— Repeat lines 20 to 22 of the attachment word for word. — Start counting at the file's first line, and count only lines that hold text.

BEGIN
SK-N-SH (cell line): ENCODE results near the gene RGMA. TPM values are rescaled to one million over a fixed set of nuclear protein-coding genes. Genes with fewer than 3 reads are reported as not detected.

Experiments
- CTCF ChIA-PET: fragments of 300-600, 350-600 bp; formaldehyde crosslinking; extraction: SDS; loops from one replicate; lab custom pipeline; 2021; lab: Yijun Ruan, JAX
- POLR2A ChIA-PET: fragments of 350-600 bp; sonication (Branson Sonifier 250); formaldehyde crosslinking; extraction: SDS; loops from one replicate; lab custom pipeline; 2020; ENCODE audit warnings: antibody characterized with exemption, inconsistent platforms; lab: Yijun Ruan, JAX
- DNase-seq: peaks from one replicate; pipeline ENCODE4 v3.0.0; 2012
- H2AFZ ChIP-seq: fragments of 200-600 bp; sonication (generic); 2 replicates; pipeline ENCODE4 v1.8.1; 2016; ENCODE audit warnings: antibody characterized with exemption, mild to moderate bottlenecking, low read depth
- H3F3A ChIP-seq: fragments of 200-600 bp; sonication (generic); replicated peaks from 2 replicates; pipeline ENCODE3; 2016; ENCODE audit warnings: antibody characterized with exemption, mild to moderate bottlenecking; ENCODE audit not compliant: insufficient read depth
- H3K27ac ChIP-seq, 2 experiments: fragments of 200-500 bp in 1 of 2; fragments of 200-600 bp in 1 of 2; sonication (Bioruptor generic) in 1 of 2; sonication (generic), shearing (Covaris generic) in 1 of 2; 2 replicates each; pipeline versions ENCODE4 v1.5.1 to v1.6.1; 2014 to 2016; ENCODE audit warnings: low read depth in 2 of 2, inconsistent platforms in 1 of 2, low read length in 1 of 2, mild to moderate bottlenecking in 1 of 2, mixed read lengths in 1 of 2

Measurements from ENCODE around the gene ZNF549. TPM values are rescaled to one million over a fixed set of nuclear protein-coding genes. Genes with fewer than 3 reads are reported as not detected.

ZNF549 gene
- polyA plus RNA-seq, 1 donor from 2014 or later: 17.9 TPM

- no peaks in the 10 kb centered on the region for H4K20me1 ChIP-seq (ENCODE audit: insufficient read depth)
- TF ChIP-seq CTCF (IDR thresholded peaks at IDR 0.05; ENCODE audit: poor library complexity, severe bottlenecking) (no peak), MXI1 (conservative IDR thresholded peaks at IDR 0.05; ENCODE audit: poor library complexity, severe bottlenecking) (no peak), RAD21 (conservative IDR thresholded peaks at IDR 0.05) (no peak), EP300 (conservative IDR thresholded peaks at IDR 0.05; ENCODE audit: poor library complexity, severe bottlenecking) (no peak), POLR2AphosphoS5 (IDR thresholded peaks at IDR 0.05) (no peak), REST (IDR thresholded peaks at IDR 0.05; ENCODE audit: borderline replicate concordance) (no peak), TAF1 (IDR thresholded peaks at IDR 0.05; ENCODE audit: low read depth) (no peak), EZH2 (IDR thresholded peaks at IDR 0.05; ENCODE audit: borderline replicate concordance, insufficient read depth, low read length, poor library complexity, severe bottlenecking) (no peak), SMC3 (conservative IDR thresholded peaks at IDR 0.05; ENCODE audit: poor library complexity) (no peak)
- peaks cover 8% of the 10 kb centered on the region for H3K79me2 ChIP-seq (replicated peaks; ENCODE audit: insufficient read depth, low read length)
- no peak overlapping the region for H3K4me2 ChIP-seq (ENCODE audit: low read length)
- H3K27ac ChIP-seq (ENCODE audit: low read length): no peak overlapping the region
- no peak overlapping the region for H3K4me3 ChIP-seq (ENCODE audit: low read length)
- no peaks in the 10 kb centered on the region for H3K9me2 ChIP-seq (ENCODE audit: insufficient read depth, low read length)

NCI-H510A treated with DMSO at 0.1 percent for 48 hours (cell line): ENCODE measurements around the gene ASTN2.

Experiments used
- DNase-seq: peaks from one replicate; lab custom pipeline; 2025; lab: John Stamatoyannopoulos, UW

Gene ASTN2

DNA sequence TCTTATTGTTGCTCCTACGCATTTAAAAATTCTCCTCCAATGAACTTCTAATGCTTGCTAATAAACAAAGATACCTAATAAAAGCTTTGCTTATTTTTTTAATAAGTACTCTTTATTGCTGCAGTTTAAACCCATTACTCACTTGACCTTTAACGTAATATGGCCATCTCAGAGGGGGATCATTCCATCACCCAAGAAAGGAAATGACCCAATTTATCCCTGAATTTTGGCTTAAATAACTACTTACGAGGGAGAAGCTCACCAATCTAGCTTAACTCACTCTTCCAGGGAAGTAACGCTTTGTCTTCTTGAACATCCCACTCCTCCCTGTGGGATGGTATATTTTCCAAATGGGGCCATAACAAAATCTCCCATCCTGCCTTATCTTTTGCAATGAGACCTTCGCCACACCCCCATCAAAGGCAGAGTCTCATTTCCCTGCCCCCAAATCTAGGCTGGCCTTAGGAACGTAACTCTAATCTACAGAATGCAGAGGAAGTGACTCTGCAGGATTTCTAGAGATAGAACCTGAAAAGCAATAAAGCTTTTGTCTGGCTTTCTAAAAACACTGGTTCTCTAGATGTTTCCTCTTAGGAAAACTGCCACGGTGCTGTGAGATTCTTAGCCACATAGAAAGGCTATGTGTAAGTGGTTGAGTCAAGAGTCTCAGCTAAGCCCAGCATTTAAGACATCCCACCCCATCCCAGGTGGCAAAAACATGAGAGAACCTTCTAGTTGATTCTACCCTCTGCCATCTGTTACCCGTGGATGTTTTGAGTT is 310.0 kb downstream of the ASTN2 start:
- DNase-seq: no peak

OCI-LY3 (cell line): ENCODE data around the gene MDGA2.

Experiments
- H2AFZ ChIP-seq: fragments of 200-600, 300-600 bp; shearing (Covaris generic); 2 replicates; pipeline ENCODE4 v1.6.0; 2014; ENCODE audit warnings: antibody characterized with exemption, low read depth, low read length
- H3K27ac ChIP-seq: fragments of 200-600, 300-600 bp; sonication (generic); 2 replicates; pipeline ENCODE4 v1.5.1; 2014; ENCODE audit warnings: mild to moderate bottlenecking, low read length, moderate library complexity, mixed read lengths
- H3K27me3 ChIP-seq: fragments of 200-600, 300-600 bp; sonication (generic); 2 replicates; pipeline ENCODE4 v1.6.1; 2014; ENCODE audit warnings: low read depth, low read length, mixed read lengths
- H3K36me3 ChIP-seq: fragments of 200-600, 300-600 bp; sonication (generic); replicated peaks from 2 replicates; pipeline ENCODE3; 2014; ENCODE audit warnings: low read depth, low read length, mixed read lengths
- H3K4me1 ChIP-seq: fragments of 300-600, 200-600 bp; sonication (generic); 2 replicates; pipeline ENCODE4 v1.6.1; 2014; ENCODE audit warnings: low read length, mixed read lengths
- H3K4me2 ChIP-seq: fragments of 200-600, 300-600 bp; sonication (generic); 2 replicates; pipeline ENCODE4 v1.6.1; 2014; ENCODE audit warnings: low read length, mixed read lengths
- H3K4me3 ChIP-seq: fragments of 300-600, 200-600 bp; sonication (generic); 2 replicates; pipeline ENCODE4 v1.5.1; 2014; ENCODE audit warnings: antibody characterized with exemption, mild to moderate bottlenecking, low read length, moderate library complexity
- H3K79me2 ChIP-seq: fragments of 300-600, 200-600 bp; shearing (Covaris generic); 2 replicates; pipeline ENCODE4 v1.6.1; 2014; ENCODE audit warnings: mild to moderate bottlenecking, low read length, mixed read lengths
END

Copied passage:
Experiments used
- DNase-seq: peaks from one replicate; lab custom pipeline; 2025; lab: John Stamatoyannopoulos, UW

Gene ASTN2